Korea is not quite what I expected, it’s certainly different from the last time I was in Korea in 2007.
There is not the culture shock that I was anticipating. I feel much more comfortable in Korea, which is partially because of the Westernization of Korea (there are more Starbucks and Dunkin’ Donuts here than I see in America), and partially because I have been here before. It’s comforting to be surrounded by people who look like me, though it is not the Korea we see in America. Everyone is not model gorgeous, and there are a lot of Western clothes. Although, I have been in Seoul and mainly foreigner-friendly/tourist-y locales.
The first day we went shopping in Myeongdong and Insadong Districts. We also went out for a chicken dish lunch with rice noodles and a sort of soy-garlic sauce and a dinner of beef on a cast-iron skillet that used to be a celebratory dish since it was extremely expensive in the past. As most of you know, I detest Korean food and have a hard time eating it, though I’ve really enjoyed the food so far this trip.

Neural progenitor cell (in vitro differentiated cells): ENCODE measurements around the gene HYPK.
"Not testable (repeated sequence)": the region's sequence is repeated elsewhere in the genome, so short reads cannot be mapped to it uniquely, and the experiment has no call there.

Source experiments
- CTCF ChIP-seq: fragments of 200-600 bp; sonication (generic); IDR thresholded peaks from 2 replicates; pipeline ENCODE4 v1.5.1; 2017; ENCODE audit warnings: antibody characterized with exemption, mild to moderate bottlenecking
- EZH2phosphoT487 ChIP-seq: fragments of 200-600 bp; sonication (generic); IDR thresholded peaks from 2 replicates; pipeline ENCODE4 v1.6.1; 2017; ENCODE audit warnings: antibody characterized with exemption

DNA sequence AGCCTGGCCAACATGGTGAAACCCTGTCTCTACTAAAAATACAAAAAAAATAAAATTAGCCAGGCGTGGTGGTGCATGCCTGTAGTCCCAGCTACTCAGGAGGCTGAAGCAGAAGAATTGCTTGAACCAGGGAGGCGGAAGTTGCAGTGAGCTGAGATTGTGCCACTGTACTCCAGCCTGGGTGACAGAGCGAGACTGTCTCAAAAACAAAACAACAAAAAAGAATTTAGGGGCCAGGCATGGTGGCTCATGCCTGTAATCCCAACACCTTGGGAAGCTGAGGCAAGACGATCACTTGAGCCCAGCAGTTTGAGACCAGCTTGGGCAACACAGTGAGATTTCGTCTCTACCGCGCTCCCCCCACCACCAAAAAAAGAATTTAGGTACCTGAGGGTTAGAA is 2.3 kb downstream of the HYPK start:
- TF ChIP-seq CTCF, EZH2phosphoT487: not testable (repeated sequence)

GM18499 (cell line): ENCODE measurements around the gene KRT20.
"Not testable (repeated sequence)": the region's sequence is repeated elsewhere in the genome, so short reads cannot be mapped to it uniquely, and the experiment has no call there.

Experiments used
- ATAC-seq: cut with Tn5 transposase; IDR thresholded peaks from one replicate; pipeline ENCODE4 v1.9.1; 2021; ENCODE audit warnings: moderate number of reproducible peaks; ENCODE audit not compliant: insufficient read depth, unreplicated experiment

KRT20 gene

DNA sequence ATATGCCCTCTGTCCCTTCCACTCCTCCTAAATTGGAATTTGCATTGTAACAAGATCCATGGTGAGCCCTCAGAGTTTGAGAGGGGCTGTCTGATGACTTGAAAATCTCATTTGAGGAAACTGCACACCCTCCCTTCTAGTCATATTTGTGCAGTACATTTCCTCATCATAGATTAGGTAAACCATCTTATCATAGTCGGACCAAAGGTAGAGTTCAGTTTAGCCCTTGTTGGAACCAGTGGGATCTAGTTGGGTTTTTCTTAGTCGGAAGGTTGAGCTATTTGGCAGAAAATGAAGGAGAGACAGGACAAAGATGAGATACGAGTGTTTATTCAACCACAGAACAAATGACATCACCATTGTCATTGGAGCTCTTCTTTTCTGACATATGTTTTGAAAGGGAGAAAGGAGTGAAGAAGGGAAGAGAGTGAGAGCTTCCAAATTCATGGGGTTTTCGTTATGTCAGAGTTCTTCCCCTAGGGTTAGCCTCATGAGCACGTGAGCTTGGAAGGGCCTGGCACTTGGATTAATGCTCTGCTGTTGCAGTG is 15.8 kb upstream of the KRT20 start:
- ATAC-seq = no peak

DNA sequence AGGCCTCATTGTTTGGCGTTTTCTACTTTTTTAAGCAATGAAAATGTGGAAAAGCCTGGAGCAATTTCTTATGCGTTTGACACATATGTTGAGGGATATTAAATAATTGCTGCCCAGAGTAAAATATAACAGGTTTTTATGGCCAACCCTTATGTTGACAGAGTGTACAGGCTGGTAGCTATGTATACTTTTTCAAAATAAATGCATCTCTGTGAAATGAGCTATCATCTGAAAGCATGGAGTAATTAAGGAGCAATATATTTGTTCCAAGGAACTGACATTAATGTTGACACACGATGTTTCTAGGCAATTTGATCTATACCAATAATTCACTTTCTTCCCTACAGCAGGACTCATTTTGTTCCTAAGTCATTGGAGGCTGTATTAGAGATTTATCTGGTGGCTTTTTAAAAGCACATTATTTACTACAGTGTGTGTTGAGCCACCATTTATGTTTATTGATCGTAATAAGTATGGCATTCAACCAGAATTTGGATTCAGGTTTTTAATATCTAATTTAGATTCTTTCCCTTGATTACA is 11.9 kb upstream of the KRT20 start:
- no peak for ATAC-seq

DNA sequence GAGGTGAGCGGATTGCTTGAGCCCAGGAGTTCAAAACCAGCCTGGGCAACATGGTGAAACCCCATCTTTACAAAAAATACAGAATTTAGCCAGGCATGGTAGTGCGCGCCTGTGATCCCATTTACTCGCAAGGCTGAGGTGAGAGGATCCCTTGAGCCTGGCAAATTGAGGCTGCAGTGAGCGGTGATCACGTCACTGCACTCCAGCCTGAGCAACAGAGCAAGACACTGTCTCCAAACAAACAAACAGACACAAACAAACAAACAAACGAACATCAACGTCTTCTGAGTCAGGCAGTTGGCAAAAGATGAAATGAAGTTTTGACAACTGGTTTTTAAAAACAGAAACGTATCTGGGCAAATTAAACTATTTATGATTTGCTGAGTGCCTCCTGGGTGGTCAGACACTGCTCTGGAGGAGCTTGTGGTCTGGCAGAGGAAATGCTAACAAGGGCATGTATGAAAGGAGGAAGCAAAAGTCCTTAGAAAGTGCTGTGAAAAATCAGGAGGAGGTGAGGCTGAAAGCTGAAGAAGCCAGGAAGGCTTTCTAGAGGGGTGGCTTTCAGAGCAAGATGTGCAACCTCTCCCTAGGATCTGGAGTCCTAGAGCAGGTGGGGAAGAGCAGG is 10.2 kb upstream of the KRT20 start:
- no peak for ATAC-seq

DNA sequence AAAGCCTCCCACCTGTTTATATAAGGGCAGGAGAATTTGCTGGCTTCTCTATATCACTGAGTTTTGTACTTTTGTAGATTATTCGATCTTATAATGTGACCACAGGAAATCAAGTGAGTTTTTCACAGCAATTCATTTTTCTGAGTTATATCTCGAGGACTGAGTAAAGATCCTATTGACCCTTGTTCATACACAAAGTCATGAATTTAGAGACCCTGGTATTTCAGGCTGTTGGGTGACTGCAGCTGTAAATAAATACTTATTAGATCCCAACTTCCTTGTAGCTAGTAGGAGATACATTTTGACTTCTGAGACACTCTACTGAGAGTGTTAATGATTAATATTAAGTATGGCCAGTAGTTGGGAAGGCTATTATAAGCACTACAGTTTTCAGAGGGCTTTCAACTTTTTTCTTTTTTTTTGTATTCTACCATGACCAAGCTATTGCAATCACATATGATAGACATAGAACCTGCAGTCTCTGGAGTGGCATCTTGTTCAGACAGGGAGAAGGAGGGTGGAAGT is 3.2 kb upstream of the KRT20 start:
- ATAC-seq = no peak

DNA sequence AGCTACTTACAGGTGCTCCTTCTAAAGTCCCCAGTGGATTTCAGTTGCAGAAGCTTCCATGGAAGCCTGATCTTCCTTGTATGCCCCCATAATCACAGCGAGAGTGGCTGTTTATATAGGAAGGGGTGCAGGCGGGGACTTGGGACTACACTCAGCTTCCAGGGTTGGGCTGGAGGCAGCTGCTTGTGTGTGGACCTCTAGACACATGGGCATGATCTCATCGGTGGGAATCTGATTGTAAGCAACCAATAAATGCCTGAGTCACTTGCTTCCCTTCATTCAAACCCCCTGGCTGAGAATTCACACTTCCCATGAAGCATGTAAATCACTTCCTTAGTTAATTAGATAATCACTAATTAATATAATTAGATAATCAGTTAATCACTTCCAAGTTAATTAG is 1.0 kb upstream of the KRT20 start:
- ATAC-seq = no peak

I was able to get a traditional name stamp with my Korean name on it. The stamp is the tan stone with the pink lotus carved on it, and you can see the imprint on the bookmarks. It means a lot to me to have this stamp, as it has my Korean name Nan Shil on it, and they were traditionally used to sign legal documents. I write many letters, so this is a special addition to my correspondence.
We started the day with a trip to Seoul Tower to see the city from the tall observatory tower sort of like the Space Needle. It is a tourist destination and has a tradition of locking locks onto the bridge to symbolize everlasting love. I placed one for my family, Korean and America, including those people I consider to be family. It was a beautiful view of Seoul, but it was so foggy it was difficult to get good pictures.
We also visited the Comfort Woman statue in front of the Japanese Embassy that represents the girls and women forced into sexual slavery for the Japanese Imperial Army during WWII. It is a contentious issue between Korea and Japan, though relations are already soured by the rather drastic colonization of the Korean peninsula by Japan between 1910 and the end of WWII. The statue was dressed for winter to keep her warm.
Wifi is unreliable here, so posts will be sporadic and may or may not include pictures. Thank you for reading.